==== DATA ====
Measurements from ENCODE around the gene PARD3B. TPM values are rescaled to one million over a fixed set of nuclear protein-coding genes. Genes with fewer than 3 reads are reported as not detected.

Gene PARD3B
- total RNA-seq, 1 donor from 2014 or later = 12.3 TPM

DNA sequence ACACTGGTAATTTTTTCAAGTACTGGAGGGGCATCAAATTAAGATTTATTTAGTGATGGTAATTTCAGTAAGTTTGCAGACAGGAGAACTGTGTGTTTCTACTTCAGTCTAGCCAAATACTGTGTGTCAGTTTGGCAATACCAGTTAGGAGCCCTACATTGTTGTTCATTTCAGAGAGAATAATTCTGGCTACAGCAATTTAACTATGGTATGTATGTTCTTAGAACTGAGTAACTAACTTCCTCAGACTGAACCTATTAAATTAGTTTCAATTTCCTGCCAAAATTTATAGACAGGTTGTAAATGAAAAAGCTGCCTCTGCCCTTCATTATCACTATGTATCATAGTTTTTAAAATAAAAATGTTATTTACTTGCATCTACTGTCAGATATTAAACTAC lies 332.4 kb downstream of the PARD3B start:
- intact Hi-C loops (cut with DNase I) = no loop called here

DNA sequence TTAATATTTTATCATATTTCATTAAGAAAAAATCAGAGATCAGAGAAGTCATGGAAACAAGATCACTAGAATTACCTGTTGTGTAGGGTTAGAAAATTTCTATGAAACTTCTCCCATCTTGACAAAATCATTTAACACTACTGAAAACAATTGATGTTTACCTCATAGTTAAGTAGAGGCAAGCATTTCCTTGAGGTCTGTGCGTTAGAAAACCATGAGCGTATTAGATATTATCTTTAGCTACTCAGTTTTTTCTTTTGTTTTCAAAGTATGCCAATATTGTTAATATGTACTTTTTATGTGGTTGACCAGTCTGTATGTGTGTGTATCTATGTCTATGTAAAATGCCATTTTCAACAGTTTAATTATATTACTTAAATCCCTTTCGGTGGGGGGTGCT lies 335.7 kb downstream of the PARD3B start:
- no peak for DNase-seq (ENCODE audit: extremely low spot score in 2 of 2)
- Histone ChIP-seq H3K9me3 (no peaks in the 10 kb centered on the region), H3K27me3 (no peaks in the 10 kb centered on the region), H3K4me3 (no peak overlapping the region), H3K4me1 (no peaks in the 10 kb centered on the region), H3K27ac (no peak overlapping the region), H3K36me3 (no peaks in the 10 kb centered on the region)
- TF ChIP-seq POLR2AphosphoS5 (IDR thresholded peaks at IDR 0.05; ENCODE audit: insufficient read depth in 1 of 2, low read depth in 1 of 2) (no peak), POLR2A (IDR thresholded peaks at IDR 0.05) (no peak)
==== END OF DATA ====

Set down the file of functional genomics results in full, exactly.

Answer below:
Measurements from ENCODE around the gene PARD3B. TPM values are rescaled to one million over a fixed set of nuclear protein-coding genes. Genes with fewer than 3 reads are reported as not detected.

Gene PARD3B
- total RNA-seq, 1 donor from 2014 or later = 12.3 TPM

DNA sequence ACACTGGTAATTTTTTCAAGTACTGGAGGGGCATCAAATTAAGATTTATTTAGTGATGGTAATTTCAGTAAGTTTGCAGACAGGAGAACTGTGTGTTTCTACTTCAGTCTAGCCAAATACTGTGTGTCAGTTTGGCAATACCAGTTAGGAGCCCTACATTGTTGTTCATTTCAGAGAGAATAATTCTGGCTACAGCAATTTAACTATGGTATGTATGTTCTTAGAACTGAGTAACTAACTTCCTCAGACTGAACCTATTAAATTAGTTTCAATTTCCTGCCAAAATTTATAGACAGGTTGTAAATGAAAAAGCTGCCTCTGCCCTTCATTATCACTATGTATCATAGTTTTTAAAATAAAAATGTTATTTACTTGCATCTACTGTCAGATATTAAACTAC lies 332.4 kb downstream of the PARD3B start:
- intact Hi-C loops (cut with DNase I) = no loop called here

DNA sequence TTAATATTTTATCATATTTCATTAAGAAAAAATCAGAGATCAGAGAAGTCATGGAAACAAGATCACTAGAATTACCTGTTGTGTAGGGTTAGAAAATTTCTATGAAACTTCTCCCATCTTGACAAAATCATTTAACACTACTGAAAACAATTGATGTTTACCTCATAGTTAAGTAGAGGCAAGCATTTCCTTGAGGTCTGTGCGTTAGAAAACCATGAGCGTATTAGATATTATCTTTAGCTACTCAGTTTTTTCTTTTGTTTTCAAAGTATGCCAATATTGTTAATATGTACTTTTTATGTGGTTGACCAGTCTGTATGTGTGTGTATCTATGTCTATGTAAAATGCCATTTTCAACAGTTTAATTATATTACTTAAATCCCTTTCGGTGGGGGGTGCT lies 335.7 kb downstream of the PARD3B start:
- no peak for DNase-seq (ENCODE audit: extremely low spot score in 2 of 2)
- Histone ChIP-seq H3K9me3 (no peaks in the 10 kb centered on the region), H3K27me3 (no peaks in the 10 kb centered on the region), H3K4me3 (no peak overlapping the region), H3K4me1 (no peaks in the 10 kb centered on the region), H3K27ac (no peak overlapping the region), H3K36me3 (no peaks in the 10 kb centered on the region)
- TF ChIP-seq POLR2AphosphoS5 (IDR thresholded peaks at IDR 0.05; ENCODE audit: insufficient read depth in 1 of 2, low read depth in 1 of 2) (no peak), POLR2A (IDR thresholded peaks at IDR 0.05) (no peak)